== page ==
'Please, at least leave us alone in our living rooms. Let me have my toaster and my TV and my steel-belted radials and I won't say anything. Just leave us alone.'

I looked on google and apparently 'steel belted radials' are a type of tyre. However I thought until I googled it that he was be referring in this speech to an old style radio which have radial dials, which would fit in with him naming three appliances found in the home.

What is he actually referring to? Is it a way to refer to his car, perhaps?

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    He's referring to the tire – Mitch Jan 15 '18 at 17:30
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    'He' is certainly referring to tyres, but whether he's using this metonymically for his car is unclear (though likely). – Edwin Ashworth Jan 15 '18 at 17:30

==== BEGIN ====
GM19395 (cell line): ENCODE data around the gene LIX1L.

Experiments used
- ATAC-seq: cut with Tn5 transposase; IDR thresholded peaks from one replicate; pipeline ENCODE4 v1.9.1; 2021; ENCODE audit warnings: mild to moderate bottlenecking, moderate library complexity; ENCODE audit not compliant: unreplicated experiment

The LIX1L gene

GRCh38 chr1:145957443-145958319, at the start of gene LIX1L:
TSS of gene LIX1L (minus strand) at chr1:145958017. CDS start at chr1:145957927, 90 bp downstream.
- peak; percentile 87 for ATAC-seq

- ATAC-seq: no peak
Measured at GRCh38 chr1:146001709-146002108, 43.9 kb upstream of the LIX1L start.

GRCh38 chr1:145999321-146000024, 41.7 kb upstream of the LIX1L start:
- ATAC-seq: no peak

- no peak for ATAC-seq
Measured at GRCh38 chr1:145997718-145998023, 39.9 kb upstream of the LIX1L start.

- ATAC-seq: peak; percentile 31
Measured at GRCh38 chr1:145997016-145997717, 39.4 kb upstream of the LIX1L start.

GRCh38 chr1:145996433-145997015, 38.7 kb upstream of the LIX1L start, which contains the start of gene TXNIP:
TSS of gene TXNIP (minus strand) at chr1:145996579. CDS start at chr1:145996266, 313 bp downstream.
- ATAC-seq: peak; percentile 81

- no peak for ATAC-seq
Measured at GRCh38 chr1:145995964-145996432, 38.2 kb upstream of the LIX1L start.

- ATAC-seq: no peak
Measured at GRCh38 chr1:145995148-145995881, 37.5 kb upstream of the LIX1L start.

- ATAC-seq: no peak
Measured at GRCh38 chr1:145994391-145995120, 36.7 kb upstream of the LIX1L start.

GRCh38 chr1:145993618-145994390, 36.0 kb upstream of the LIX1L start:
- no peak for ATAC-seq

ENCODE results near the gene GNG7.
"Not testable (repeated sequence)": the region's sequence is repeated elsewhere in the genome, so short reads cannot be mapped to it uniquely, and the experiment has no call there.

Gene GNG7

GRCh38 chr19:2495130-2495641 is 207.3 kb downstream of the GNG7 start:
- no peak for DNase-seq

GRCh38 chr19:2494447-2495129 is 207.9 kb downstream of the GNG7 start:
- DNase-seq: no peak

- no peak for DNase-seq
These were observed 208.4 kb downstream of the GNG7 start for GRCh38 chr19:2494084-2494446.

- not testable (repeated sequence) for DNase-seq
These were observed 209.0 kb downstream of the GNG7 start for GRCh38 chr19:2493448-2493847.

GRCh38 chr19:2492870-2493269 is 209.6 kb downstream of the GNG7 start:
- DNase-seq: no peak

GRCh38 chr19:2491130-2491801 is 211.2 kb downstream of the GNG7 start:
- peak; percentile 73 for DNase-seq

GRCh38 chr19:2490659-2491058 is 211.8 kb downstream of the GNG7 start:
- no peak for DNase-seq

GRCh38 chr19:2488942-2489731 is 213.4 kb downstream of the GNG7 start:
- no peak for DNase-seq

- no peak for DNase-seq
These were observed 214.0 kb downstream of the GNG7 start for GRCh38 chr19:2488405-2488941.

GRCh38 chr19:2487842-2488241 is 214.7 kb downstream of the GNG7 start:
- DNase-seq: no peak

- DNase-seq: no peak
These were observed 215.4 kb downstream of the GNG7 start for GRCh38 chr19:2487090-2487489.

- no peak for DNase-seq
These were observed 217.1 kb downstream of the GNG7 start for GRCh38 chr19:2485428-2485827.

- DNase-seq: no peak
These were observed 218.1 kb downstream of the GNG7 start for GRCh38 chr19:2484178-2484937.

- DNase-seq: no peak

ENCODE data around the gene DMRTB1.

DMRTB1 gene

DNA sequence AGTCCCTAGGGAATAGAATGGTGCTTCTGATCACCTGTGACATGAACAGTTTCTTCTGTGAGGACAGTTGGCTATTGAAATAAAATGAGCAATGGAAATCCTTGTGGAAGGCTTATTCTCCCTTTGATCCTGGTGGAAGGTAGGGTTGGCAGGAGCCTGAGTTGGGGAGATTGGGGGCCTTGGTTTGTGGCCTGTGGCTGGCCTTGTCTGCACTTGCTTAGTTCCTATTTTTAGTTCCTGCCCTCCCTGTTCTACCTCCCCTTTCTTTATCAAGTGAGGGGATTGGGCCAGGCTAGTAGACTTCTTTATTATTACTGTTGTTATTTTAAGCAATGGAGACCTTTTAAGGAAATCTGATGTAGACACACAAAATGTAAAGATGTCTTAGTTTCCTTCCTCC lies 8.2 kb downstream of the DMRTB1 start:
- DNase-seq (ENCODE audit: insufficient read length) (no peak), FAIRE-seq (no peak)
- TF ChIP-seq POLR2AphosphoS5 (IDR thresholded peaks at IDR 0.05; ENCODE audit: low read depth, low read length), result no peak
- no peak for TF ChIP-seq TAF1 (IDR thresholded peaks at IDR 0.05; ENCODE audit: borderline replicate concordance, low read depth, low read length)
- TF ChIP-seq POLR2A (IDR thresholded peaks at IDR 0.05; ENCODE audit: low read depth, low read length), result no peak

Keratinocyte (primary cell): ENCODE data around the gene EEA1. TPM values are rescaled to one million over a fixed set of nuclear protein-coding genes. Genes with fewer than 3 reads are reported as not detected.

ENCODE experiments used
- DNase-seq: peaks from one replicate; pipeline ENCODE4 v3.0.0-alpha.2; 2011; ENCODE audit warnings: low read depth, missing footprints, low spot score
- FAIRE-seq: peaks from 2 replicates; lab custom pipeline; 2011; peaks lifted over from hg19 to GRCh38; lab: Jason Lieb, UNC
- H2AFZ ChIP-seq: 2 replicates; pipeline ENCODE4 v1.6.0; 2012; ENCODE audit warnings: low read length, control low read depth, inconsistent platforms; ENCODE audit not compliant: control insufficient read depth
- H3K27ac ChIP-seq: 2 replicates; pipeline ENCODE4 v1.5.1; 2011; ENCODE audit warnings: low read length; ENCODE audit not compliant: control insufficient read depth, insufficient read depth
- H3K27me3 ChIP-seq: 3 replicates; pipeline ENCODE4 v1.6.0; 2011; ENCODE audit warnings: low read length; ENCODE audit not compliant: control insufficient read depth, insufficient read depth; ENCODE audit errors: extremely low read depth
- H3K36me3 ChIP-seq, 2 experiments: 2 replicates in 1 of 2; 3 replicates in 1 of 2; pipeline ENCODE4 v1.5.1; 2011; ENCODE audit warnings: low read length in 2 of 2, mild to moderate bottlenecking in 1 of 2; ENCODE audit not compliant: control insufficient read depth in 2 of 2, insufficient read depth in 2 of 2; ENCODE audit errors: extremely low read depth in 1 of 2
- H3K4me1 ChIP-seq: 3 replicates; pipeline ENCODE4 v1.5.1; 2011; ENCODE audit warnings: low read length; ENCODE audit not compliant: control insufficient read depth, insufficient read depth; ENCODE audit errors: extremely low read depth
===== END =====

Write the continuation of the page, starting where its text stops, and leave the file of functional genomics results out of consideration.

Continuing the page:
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    It means "leave me alone with my possessions": note the possessions are all of the "modern convenience" bordering on "luxury" type (for the time). Unnecessary things which are promised, in America's conspicuous consumer culture, to bring comfort, to act as salve to soothe our wounded souls. An automatic toast-making machine, a boob tube, a set of fancy and expensive tires for my car. Ornaments. Empty. – Dan Bron Jan 15 '18 at 18:06

The speaker is listing consumer goods that are sold on television morning noon and night. The consumer he describes is begging to be left alone in peace with his collected possessions.

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    Notably, "steel-belted radials" were once (in the 70s) the crème de la crème of auto tires. Network was released in 1976. – Hot Licks Jan 15 '18 at 19:02
  • I see, thanks. I'll mark as accepted as although the actual answer itself doesn't directly answer the question, your comment does. – NibblyPig Jan 16 '18 at 13:41

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